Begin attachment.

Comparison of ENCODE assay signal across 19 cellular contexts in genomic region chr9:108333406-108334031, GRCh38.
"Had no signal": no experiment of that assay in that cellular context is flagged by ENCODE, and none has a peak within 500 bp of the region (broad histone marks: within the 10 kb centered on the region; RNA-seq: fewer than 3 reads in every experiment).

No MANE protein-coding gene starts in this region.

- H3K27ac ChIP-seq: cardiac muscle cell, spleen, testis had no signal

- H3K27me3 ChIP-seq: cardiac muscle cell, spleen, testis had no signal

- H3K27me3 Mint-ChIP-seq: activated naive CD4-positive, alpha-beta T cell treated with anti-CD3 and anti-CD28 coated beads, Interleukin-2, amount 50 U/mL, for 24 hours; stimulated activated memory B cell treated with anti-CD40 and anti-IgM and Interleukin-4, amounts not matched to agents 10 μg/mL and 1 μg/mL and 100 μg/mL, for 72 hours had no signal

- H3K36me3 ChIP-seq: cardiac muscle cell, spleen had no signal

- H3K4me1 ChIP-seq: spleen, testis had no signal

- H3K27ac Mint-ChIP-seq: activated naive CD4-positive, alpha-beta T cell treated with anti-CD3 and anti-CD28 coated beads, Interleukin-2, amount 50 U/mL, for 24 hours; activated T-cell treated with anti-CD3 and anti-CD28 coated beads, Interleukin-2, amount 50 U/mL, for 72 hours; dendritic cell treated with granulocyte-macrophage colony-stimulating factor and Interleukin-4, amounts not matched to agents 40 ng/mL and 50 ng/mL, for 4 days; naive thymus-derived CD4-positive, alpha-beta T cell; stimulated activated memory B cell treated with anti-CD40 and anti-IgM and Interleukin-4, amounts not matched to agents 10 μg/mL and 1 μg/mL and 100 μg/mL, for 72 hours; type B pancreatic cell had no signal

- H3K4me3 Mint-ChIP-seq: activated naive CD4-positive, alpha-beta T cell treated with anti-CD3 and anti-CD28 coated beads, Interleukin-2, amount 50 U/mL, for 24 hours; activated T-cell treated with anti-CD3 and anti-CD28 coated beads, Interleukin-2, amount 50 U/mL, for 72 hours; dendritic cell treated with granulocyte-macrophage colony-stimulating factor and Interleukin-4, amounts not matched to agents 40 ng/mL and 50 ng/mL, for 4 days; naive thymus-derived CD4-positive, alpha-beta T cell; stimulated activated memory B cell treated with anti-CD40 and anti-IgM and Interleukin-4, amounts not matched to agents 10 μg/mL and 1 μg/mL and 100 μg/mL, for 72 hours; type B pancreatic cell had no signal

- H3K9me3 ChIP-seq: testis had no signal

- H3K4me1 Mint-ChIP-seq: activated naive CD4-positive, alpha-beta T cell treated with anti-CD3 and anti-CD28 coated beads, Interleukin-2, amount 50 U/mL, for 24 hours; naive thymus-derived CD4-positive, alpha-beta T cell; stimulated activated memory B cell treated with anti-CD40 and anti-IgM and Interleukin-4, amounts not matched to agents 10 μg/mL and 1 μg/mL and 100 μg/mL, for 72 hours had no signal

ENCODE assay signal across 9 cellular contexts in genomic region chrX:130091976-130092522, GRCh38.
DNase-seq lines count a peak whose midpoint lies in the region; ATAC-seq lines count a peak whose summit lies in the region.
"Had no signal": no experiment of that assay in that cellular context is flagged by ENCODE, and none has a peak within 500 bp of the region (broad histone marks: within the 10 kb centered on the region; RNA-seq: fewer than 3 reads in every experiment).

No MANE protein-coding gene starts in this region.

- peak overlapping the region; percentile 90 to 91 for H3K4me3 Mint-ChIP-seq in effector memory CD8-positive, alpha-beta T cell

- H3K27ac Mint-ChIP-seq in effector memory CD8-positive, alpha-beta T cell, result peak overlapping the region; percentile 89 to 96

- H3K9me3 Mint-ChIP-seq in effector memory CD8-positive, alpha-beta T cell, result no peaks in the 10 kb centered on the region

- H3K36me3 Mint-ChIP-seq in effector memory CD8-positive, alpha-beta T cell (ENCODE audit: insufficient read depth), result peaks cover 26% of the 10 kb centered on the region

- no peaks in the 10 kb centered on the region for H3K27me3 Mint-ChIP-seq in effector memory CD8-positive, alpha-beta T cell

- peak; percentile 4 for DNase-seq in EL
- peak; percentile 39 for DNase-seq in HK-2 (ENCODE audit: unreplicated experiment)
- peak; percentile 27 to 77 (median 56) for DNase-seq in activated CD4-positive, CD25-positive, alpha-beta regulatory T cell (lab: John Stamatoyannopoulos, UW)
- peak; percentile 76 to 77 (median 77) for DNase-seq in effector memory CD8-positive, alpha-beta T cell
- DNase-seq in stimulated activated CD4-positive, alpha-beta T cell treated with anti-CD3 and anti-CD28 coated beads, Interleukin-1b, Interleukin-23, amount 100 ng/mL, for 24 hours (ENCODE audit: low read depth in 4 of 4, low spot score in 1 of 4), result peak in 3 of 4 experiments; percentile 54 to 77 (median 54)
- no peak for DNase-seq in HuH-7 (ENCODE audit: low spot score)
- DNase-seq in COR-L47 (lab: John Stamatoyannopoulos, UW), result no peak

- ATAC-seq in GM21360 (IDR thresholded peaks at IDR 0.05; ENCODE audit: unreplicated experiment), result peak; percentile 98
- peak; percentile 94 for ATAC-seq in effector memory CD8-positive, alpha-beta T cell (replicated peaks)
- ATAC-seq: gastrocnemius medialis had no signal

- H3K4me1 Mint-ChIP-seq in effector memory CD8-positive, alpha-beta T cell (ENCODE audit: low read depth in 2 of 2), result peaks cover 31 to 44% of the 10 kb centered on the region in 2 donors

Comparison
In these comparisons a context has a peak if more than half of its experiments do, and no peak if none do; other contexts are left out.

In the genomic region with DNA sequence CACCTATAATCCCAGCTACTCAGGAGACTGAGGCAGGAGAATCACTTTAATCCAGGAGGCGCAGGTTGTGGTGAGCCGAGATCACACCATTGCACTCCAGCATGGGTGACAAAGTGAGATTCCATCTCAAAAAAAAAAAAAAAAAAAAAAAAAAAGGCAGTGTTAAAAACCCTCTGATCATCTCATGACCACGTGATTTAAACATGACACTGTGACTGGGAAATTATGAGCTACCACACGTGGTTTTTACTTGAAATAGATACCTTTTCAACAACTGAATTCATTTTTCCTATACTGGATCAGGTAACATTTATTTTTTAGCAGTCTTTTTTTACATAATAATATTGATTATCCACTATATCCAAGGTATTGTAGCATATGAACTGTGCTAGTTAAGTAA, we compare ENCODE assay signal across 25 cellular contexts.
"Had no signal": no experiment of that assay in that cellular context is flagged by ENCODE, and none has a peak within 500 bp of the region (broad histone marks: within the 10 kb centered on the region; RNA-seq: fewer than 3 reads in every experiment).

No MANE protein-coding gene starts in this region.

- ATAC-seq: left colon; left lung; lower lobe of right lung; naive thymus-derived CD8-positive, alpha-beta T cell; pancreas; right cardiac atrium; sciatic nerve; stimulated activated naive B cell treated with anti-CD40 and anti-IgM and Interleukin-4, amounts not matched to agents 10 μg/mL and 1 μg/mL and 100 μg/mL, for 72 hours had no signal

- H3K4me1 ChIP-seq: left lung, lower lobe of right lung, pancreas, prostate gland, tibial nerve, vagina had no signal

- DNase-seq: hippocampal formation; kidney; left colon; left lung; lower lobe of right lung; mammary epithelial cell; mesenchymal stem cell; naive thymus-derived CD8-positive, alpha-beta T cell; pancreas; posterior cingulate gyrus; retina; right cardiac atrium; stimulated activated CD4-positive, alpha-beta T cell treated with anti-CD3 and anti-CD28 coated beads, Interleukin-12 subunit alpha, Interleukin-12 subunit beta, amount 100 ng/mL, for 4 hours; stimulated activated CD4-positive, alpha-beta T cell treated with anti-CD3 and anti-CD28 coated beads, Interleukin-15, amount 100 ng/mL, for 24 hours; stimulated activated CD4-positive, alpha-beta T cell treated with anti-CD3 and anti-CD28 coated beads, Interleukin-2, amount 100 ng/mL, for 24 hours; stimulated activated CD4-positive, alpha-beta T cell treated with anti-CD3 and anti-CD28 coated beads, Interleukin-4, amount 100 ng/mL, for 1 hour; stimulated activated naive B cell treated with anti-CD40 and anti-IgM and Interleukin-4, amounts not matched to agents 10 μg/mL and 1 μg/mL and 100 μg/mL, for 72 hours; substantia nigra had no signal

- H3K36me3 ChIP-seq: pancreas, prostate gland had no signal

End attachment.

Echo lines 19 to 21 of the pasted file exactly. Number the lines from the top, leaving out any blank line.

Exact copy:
- H3K9me3 Mint-ChIP-seq in effector memory CD8-positive, alpha-beta T cell, result no peaks in the 10 kb centered on the region

- H3K36me3 Mint-ChIP-seq in effector memory CD8-positive, alpha-beta T cell (ENCODE audit: insufficient read depth), result peaks cover 26% of the 10 kb centered on the region

- no peaks in the 10 kb centered on the region for H3K27me3 Mint-ChIP-seq in effector memory CD8-positive, alpha-beta T cell